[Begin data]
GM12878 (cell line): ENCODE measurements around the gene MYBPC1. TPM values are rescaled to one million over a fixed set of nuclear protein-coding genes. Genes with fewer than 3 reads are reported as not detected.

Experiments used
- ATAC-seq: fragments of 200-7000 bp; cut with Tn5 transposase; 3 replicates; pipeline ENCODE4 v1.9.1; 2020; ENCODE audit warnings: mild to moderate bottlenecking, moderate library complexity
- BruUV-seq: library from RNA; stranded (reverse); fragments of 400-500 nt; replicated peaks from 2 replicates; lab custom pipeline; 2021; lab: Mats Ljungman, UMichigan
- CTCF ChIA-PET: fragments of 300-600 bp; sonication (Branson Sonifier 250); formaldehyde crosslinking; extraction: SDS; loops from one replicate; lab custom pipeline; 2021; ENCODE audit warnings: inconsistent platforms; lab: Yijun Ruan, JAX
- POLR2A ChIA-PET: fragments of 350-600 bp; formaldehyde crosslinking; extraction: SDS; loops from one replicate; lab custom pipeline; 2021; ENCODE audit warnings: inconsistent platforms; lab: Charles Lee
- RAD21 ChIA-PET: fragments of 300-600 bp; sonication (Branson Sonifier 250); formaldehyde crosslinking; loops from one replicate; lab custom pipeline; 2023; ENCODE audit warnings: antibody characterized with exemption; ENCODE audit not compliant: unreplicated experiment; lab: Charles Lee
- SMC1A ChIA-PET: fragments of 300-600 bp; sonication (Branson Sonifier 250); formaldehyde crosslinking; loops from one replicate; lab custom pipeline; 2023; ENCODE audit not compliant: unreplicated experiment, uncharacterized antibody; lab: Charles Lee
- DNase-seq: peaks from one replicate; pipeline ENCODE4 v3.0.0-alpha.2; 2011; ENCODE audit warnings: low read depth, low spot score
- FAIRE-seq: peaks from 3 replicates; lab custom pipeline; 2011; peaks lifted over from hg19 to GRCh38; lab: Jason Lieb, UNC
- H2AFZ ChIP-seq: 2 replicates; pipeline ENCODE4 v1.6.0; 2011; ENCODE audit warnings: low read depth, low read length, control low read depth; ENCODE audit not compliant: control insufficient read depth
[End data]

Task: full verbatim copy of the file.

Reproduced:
GM12878 (cell line): ENCODE measurements around the gene MYBPC1. TPM values are rescaled to one million over a fixed set of nuclear protein-coding genes. Genes with fewer than 3 reads are reported as not detected.

Experiments used
- ATAC-seq: fragments of 200-7000 bp; cut with Tn5 transposase; 3 replicates; pipeline ENCODE4 v1.9.1; 2020; ENCODE audit warnings: mild to moderate bottlenecking, moderate library complexity
- BruUV-seq: library from RNA; stranded (reverse); fragments of 400-500 nt; replicated peaks from 2 replicates; lab custom pipeline; 2021; lab: Mats Ljungman, UMichigan
- CTCF ChIA-PET: fragments of 300-600 bp; sonication (Branson Sonifier 250); formaldehyde crosslinking; extraction: SDS; loops from one replicate; lab custom pipeline; 2021; ENCODE audit warnings: inconsistent platforms; lab: Yijun Ruan, JAX
- POLR2A ChIA-PET: fragments of 350-600 bp; formaldehyde crosslinking; extraction: SDS; loops from one replicate; lab custom pipeline; 2021; ENCODE audit warnings: inconsistent platforms; lab: Charles Lee
- RAD21 ChIA-PET: fragments of 300-600 bp; sonication (Branson Sonifier 250); formaldehyde crosslinking; loops from one replicate; lab custom pipeline; 2023; ENCODE audit warnings: antibody characterized with exemption; ENCODE audit not compliant: unreplicated experiment; lab: Charles Lee
- SMC1A ChIA-PET: fragments of 300-600 bp; sonication (Branson Sonifier 250); formaldehyde crosslinking; loops from one replicate; lab custom pipeline; 2023; ENCODE audit not compliant: unreplicated experiment, uncharacterized antibody; lab: Charles Lee
- DNase-seq: peaks from one replicate; pipeline ENCODE4 v3.0.0-alpha.2; 2011; ENCODE audit warnings: low read depth, low spot score
- FAIRE-seq: peaks from 3 replicates; lab custom pipeline; 2011; peaks lifted over from hg19 to GRCh38; lab: Jason Lieb, UNC
- H2AFZ ChIP-seq: 2 replicates; pipeline ENCODE4 v1.6.0; 2011; ENCODE audit warnings: low read depth, low read length, control low read depth; ENCODE audit not compliant: control insufficient read depth